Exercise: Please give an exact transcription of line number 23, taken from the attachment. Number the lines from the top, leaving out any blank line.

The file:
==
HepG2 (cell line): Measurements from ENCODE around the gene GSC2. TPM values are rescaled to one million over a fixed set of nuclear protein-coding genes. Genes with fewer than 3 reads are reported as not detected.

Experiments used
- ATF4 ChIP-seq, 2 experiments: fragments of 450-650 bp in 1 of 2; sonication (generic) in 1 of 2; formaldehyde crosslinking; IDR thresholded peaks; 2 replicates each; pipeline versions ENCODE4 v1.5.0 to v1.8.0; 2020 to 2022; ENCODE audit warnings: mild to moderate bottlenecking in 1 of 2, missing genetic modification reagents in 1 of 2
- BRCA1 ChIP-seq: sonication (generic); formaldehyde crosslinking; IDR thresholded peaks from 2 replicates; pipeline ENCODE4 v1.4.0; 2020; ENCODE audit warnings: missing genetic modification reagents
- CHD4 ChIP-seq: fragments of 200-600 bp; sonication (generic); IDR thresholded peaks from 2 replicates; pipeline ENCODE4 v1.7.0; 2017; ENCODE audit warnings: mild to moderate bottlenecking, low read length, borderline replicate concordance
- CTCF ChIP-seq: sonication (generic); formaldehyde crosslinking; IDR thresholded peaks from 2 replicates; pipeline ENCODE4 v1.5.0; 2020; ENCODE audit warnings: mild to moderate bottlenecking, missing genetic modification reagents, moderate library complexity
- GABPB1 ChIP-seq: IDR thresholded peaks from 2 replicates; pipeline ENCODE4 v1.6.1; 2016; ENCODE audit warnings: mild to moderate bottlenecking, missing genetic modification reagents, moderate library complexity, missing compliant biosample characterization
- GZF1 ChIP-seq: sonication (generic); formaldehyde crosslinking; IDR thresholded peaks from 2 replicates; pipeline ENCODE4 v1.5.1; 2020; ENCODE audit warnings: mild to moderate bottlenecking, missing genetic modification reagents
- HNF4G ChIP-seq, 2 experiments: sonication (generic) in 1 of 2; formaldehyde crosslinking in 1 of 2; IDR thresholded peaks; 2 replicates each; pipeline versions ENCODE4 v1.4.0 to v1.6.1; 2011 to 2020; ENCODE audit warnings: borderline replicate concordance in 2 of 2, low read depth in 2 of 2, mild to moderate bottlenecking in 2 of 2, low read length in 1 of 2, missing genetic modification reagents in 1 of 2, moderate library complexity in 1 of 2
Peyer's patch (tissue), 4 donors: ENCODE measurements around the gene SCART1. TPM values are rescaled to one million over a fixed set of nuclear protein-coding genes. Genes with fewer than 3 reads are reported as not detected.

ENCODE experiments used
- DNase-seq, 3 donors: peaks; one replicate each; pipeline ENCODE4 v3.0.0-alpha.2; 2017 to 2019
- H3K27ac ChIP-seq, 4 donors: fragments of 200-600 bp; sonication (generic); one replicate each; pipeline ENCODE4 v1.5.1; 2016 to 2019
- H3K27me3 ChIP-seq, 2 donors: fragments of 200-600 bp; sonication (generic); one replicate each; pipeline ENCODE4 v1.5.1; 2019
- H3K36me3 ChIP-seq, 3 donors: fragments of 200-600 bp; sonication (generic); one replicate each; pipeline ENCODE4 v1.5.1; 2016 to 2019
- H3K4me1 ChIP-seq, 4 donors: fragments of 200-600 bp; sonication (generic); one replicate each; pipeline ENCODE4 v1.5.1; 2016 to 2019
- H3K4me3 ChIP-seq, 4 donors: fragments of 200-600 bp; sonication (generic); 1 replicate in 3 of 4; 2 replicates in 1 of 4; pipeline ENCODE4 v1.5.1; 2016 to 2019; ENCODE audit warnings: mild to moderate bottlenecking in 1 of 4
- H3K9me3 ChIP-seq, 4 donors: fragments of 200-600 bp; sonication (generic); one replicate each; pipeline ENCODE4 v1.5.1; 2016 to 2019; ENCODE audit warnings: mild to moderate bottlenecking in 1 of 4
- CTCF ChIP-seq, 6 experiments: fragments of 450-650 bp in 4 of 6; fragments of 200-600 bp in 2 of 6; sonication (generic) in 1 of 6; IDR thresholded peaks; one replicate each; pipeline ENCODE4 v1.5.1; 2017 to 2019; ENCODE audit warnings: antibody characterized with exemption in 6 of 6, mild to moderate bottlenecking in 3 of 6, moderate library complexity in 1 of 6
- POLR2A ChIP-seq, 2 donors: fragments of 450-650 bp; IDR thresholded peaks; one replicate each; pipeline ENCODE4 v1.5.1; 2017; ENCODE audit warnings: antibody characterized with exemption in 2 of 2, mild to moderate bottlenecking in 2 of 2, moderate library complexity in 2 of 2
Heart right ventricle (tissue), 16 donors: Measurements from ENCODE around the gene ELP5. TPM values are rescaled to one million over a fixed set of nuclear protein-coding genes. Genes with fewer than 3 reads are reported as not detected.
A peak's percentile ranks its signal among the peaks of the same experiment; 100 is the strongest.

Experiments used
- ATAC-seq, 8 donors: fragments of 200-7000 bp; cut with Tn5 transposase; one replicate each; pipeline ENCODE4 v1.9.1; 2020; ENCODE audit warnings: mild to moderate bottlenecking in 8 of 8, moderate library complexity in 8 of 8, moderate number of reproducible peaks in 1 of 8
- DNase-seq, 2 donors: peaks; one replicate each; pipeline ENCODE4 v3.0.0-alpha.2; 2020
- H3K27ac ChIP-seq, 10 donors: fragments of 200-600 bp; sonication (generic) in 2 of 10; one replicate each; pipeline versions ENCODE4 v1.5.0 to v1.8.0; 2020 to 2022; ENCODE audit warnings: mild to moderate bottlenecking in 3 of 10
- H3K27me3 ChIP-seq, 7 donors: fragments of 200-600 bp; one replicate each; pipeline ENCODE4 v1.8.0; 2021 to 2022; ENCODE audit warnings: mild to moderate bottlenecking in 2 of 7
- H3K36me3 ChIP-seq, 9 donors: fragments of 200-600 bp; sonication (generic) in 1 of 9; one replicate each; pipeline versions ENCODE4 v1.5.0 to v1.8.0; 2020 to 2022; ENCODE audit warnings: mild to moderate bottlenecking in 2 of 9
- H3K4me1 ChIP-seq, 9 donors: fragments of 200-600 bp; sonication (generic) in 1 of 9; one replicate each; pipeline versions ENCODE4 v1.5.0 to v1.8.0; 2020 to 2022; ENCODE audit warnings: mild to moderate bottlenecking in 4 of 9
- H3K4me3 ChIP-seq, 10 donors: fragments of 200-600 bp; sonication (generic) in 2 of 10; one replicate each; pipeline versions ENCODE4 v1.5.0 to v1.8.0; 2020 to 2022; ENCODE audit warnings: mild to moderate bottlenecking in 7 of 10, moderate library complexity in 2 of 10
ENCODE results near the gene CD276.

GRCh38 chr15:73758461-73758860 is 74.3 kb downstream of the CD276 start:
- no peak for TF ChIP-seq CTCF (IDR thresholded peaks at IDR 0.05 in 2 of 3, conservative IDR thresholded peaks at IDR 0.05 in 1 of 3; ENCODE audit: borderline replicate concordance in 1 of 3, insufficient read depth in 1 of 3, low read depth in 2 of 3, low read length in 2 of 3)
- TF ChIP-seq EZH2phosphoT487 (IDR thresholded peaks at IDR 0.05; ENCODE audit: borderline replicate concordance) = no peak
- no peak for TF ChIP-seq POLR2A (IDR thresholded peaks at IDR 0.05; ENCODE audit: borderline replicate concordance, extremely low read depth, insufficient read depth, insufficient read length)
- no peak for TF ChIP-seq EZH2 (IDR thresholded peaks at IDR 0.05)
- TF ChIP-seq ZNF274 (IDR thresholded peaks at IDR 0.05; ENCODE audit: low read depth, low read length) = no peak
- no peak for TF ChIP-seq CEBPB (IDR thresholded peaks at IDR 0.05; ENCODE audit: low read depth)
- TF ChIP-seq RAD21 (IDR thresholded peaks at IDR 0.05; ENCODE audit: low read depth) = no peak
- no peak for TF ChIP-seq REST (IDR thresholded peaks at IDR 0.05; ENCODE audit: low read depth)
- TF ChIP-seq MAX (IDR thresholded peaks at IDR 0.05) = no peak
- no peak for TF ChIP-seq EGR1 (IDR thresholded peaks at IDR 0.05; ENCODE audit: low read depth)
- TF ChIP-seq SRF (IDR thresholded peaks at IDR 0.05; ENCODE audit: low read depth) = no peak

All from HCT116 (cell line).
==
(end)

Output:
Experiments used